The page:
From meadows and mountains to moorlands and wetlands, our inspirational and distinctive flagship protected areas include every kind of major habitat apart from one – a landscape-scale urban habitat.
The reality is that cities, our biggest urban habitats, can be more ecologically diverse and valuable than large parts of the countryside.
They can also be equally as good for outdoor adventures and, by their nature, be far more accessible and inclusive. Covering seven per cent of the UK and ten per cent of England, urban areas are especially important because 80 per cent of our population live in them.
London is a great example. Our capital is well known as a financial, cultural and technological centre, but it is one of our country’s biodiversity hotspots too. As well as being home to 8.6 million homo sapiens, there are 8.3 million trees and 13,000 species of wildlife. 1,572km2 in area, 47 per cent of the capital is physically green and within the city’s limits are 142 local nature reserves, 37 Sites of Special Scientific Interest and two National Nature Reserves.
According to existing legislation, a city cannot be designated as a national park. In England, an area must be ‘outstanding for outdoor recreation’, ‘beautiful’ and ‘open-country’. London certainly passes the first of these three tests, may pass the second, but it certainly isn’t open-country.
For me, the purposes of our national parks are more interesting than how they are classified. In England and Wales these are to conserve and enhance natural beauty, wildlife and cultural heritage, and to promote the understanding and enjoyment of the special qualities of the national park by the public.
When carrying out these purposes, National Park Authorities also have a duty to seek to foster the economic and social well-being of the communities they serve. This way of thinking about a landscape is extremely powerful and one that a city such as London could benefit highly from.
“Realising this vision would protect green space, improve the richness and connectivity of habitats, inspire new business activities, improve air quality, and foster a new shared identity for Londoners”
Inspired by our capital’s landscape, the people who look after it and our current national parks, there is a growing movement calling for London to be declared the world’s first National Park City. Supported by thousands of individuals, more than 100 organisations and Conservative, Labour, Green and Liberal Democrat politicians, the main driver is not that London should be thought about in the same way as our current national parks – but that we should start using national park thinking in our country’s biggest city.
This new kind of national park would learn and take inspiration from our current national parks, but be distinctively different. It would share similar purposes to rural national parks, but conserve London’s ability to be dynamic, evolve and grow. Unlike rural national parks, a London National Park City would not have any formal planning powers. Instead it would focus on helping residents and visitors to better understand and take action to improve London’s environment and their enjoyment of it.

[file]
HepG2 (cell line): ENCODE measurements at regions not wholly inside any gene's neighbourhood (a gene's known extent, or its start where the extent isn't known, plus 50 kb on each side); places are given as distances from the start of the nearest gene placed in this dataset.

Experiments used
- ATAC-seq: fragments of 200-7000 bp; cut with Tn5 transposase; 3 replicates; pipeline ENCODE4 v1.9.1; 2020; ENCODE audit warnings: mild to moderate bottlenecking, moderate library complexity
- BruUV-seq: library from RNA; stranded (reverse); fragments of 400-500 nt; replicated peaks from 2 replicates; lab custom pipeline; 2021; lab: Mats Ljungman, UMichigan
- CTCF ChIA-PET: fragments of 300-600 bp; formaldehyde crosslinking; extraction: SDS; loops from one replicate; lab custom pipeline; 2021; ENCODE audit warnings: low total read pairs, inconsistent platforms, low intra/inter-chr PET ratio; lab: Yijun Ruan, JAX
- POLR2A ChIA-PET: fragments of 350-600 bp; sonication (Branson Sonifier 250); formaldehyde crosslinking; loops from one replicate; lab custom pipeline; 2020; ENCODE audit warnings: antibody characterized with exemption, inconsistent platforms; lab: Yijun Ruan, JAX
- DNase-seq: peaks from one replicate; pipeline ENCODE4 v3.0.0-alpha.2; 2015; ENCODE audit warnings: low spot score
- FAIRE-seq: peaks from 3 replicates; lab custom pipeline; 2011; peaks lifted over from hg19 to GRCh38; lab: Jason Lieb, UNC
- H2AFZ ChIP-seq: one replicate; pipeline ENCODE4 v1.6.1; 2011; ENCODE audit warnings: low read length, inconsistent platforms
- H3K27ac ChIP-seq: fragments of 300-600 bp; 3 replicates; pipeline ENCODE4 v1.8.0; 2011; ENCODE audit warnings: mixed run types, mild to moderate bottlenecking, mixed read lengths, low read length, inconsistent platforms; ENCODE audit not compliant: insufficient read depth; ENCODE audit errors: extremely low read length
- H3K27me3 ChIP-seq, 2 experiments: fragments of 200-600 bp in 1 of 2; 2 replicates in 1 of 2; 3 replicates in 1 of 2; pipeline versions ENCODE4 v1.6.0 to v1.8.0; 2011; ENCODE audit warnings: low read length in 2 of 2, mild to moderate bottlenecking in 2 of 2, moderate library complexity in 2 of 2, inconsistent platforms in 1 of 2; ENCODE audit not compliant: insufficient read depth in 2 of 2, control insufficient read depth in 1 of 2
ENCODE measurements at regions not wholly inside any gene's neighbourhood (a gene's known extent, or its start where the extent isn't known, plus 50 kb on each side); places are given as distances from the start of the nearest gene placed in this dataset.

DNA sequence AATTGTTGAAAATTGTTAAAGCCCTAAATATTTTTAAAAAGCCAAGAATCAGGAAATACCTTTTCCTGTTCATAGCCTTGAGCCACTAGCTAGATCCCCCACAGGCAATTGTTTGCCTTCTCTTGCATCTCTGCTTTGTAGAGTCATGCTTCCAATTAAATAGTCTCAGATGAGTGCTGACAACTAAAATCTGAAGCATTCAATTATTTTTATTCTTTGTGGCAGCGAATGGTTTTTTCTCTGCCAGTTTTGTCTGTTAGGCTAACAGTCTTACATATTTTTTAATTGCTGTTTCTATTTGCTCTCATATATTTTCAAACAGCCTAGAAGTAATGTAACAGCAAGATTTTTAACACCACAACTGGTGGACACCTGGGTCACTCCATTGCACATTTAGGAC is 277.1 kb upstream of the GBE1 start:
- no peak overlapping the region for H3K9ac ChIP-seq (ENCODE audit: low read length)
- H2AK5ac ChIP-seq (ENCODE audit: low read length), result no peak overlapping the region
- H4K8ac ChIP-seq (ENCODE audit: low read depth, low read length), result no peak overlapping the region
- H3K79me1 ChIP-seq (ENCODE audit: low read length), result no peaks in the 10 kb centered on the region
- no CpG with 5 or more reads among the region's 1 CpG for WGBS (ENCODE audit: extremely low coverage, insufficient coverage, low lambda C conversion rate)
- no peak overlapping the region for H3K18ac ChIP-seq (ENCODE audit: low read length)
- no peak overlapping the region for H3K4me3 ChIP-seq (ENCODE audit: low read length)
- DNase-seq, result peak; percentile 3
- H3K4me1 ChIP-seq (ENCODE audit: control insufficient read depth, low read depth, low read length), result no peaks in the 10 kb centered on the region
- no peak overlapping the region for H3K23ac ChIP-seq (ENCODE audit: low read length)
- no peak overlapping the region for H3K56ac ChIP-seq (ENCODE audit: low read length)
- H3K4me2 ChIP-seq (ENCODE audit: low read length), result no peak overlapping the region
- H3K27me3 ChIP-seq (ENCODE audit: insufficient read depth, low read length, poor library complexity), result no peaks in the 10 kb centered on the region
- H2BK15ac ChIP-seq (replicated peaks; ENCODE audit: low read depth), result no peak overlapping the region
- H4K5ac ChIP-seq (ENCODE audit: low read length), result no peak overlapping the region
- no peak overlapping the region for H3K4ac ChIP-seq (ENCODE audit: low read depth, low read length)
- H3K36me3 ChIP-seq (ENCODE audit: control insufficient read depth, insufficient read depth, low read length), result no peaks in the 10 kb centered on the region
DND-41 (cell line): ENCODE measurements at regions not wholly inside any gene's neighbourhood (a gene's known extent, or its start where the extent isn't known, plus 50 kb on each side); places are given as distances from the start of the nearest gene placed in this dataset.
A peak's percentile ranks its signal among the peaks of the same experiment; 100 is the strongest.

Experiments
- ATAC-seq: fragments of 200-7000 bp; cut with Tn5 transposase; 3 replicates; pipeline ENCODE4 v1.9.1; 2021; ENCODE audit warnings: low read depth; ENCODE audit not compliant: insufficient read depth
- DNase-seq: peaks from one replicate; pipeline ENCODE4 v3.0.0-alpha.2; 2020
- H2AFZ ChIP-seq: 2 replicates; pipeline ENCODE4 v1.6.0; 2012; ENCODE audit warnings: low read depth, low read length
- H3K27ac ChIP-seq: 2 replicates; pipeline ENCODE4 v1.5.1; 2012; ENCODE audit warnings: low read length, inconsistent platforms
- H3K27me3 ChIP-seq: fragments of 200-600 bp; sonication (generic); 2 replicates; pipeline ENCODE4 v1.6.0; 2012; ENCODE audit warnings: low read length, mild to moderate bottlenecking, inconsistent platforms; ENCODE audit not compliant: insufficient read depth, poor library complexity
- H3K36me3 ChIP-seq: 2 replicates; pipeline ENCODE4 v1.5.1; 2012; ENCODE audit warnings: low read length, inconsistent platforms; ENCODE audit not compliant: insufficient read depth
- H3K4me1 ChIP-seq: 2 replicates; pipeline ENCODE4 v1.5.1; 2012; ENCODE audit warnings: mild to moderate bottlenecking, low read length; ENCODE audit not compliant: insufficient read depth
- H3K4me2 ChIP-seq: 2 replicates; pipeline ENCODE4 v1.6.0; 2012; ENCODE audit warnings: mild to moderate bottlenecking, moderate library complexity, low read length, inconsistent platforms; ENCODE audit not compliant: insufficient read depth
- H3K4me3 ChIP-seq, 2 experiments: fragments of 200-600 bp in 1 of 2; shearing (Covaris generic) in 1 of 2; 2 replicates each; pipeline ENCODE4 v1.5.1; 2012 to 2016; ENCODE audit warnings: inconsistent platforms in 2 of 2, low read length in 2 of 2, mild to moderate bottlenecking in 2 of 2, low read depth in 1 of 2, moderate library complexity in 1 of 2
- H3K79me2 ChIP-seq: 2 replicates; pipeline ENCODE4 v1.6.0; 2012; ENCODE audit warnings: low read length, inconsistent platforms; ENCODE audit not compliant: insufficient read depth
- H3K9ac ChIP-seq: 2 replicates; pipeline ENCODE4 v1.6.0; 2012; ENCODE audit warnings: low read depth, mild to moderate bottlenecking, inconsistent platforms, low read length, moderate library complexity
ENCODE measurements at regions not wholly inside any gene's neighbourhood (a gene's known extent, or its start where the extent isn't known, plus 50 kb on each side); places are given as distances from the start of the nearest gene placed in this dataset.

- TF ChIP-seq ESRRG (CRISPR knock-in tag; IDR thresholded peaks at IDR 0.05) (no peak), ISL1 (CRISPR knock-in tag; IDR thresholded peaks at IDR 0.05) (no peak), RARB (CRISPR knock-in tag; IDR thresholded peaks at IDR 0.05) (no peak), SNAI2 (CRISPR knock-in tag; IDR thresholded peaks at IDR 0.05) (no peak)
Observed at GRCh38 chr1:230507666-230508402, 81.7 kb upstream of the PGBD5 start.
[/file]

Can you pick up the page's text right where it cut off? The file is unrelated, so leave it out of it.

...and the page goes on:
One of the greatest motivations for moving the campaign forward is the need to increase the number of children exploring, playing and learning outdoors. In a recent walk across London through many of the capital’s woodlands, I saw deer, foxes, snakes and woodpeckers, but not one child in any of the woods, and this was a warm sunny Friday during the school holidays.
Research by Natural England has revealed that as many as one in seven London parents have not taken their child to play in a natural environment in the past year. Work by childhood expert Tim Gill for the Greater London Authority also found that formal initiatives to connect London’s children to nature reach as few as just four per cent of London’s kids.
We can act together to turn this around. One of the aims of a Greater London National Park City would be to connect 100 per cent of London’s children to nature. An ambition that would not only have positive effects on young people’s education, mental health and well-being, but no doubt increase how much they understand and value urban natural heritage, increasing the likelihood of them protecting and enjoying it not only on their doorstep, but in far more distant places too.
Realising this vision would bring about other benefits too. It would help to protect green space, improve the richness and connectivity of habitats, inspire new business activities, improve air quality, foster a new shared identity for Londoners and promote London as a Green World City.
Making London a National Park City is possible. All that is needed is for lots of people to join the movement by declaring their support.
This article was published in the October 2015 edition of Geographical Magazine